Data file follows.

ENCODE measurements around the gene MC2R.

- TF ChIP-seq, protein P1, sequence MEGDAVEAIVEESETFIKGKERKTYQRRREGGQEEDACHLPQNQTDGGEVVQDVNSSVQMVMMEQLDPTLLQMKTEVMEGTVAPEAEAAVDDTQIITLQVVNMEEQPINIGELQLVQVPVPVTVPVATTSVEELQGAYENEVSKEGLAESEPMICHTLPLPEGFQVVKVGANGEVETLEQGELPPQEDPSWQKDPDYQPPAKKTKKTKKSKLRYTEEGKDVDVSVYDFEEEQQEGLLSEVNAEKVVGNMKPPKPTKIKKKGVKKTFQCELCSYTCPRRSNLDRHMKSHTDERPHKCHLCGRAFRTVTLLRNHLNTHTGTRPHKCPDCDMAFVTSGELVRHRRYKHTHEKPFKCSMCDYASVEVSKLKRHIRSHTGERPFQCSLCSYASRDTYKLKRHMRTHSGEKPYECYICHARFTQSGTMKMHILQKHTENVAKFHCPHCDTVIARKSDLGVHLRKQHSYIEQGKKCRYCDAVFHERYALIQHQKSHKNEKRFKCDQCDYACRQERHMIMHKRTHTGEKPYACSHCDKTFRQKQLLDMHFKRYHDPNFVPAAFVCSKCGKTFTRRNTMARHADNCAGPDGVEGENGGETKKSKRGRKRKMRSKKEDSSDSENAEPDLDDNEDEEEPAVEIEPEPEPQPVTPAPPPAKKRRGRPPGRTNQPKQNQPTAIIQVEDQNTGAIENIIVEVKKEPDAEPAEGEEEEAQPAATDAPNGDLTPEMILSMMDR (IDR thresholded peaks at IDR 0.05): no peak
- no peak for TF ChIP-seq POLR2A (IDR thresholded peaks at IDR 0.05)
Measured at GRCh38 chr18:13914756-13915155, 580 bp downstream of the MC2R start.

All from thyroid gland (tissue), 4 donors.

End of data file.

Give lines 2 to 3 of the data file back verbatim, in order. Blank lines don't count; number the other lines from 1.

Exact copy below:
- TF ChIP-seq, protein P1, sequence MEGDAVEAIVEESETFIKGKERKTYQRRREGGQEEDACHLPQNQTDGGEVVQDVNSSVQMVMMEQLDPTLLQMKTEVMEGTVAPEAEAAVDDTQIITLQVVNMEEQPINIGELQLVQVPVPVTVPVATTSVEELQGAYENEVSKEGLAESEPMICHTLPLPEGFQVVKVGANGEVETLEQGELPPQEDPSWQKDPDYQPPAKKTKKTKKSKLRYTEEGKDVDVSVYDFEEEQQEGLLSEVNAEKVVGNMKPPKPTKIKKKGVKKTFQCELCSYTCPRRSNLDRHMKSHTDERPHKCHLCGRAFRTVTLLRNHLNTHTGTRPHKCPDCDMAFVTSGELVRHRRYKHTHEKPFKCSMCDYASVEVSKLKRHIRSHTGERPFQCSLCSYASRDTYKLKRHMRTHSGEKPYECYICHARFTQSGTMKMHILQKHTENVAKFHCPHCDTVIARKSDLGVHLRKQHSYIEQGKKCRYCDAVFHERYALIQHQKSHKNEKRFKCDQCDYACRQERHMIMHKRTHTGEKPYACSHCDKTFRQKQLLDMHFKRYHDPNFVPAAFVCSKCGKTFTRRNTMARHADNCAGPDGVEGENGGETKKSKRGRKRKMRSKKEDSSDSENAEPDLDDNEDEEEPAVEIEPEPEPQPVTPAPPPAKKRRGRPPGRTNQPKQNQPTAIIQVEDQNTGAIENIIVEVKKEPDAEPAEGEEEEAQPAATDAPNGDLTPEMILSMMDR (IDR thresholded peaks at IDR 0.05): no peak
- no peak for TF ChIP-seq POLR2A (IDR thresholded peaks at IDR 0.05)